Although the push to get universities to accumulate IP by commercializing their scientific research was a conscious movement, dealing with the blowback in the form of contracts over the transfer of research tools and inputs, called materials transfer agreements (MTAs), was greeted by universities as an afterthought. Faculty often regarded them as an irritant, and TTOs were not much more welcoming. One reason universities could initially ignore the obvious connection between the pursuit of patents and the prior promulgation of MTAs (...)
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  14. Philip Mirowski (2007). William Stanley Jevons and the Making of Modern Economics. [REVIEW] British Journal for the History of Science 40 (2):297-298.
  15. Philip Mirowski & Esther-Mirjam Sent (2007). The Commercialization of Science, and the Response of STS. In Edward Hackett, Olga Amsterdamska, Michael Lynch & Judy Wajcman (eds.), The Handbook of Science and Technology Studies. Mit Press. 635-89.
     
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  16. Philip Mirowski (2005). Hoedown at the OK Corral: More Reflections on the 'Social' in Current Philosophy of Science. Studies in History and Philosophy of Science Part A 36 (4):790-800.
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  17. Philip Mirowski (2005). How Positivism Made a Pact with the Postwar Social Sciences in the United States. In George Steinmetz (ed.), The Politics of Method in the Human Sciences: Positivism and its Epistemological Others. Duke University Press. 142--72.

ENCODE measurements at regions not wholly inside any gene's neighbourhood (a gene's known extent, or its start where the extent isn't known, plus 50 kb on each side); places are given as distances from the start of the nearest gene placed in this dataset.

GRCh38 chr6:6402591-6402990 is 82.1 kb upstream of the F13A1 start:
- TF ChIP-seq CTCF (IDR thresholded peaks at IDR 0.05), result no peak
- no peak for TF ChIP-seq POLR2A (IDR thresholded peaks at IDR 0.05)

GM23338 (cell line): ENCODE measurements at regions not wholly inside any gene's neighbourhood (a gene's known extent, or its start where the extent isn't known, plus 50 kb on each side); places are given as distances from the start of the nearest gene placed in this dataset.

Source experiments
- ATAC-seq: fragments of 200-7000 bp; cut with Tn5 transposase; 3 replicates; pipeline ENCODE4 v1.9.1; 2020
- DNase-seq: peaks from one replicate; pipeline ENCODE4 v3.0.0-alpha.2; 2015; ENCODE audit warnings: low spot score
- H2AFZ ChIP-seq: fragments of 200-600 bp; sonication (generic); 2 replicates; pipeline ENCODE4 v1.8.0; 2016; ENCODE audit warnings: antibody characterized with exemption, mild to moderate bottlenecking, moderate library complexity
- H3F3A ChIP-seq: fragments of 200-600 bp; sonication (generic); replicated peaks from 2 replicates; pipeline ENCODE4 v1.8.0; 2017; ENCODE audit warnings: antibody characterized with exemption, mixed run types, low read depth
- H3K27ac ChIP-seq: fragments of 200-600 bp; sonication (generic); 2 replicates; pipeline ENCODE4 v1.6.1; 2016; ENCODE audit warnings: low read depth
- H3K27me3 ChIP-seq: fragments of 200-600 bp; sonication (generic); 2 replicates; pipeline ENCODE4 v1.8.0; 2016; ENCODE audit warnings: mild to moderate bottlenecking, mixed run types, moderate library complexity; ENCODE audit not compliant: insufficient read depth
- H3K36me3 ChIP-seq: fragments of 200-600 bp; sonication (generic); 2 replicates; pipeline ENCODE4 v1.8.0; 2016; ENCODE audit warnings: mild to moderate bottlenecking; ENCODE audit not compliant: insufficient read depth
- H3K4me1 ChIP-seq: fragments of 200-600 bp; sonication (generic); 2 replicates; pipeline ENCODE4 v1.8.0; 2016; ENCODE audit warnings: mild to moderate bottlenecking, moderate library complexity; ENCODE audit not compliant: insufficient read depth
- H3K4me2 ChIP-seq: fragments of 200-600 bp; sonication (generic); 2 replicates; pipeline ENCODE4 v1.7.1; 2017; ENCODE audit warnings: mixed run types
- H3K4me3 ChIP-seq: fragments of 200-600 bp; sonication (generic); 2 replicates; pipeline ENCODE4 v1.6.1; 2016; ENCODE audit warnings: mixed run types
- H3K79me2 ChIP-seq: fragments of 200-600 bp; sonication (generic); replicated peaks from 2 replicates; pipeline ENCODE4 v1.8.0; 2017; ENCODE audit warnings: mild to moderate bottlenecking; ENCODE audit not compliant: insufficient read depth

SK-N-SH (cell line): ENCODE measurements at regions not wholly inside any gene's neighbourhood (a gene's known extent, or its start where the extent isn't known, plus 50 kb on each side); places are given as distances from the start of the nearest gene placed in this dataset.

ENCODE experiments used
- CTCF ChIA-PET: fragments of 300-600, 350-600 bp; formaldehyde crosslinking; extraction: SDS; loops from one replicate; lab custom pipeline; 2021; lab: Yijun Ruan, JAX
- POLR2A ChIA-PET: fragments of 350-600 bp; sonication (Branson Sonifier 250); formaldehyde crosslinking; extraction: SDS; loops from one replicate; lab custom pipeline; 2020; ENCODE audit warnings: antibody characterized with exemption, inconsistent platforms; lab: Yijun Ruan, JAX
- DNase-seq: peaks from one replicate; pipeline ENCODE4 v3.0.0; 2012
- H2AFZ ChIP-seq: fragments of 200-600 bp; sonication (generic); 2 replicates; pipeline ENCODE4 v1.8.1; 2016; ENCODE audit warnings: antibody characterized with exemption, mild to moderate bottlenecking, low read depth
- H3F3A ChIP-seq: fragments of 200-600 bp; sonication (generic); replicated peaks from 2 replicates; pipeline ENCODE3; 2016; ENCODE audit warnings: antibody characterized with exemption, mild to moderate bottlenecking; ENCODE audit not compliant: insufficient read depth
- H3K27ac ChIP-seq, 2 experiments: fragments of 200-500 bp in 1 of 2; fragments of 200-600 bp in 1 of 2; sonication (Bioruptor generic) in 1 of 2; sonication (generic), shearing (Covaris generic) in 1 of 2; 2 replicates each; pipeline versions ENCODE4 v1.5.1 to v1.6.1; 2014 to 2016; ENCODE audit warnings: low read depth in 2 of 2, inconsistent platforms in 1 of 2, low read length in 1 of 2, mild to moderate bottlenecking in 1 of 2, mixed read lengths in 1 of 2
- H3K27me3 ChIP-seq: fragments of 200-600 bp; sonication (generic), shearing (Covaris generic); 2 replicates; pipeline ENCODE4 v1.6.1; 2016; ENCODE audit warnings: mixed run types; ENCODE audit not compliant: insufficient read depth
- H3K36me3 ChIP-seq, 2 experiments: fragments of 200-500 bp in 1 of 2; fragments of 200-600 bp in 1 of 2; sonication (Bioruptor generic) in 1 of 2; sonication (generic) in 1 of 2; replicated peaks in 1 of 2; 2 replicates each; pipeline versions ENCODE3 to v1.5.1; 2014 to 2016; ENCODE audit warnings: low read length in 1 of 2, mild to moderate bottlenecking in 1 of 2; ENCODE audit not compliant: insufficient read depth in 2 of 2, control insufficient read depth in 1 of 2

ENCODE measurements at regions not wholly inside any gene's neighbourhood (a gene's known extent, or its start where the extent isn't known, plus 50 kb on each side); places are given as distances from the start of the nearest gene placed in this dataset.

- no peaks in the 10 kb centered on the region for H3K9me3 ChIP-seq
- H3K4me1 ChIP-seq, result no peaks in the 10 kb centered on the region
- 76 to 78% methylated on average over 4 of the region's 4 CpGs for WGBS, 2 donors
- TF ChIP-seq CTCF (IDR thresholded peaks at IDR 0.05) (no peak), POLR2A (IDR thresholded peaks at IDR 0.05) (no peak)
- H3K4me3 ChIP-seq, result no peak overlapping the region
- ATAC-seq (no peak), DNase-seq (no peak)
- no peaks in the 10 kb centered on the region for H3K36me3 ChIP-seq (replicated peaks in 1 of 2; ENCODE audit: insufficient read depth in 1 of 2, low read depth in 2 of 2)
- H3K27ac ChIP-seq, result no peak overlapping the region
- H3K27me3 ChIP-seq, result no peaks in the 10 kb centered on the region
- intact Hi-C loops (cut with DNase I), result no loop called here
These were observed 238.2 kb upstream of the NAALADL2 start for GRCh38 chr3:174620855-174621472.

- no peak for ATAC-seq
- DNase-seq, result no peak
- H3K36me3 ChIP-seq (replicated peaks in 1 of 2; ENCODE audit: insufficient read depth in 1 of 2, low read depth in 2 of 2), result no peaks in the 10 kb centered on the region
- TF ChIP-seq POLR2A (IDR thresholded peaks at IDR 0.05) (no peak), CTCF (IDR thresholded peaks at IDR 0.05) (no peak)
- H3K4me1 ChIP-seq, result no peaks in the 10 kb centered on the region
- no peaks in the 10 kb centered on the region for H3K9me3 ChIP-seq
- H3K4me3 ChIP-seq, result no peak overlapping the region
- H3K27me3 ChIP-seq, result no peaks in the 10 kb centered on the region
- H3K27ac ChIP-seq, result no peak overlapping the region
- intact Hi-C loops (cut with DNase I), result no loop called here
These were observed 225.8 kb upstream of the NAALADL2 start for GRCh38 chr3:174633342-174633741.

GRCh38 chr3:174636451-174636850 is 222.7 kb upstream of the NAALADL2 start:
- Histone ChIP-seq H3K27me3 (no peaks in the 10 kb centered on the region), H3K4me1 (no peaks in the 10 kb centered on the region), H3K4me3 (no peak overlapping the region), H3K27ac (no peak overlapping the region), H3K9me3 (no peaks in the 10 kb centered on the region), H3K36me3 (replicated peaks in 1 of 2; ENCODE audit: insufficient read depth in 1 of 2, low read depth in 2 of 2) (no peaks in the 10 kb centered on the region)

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  18. Philip Mirowski & Robert Van Horn (2005). The Contract Research Organization and the Commercialization of Scientific Research. Social Studies of Science 35 (4):503-48.
     
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  19. Philip Mirowski (2004). Philosophizing with a Hammer: Reply to Binmore, Davis & Klaes. Journal of Economic Methodology 11:499-514.
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  20. Philip Mirowski (2004). The Scientific Dimensions of Social Knowledge and Their Distant Echoes in 20th-Century American Philosophy of Science. Studies in History and Philosophy of Science Part A 35 (2):283-326.
    The widespread impression that recent philosophy of science has pioneered exploration of the “social dimensions of scientific knowledge‘ is shown to be in error, partly due to a lack of appreciation of historical precedent, and partly due to a misunderstanding of how the social sciences and philosophy have been intertwined over the last century. This paper argues that the referents of “democracy‘ are an important key in the American context, and that orthodoxies in the philosophy of science tend to be (...)
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  21. Philip Mirowski (2003). How Economics Became a Mathematical Science. [REVIEW] Isis: A Journal of the History of Science 94:507-508.
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  22. Philip Mirowski (2003). What's Kuhn Got to Do with It? Social Epistemology 17 (2-3):229-239.
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  23. Philip Mirowski (2002). Book Review. [REVIEW] Philosophy of Science 69 (2):384-386.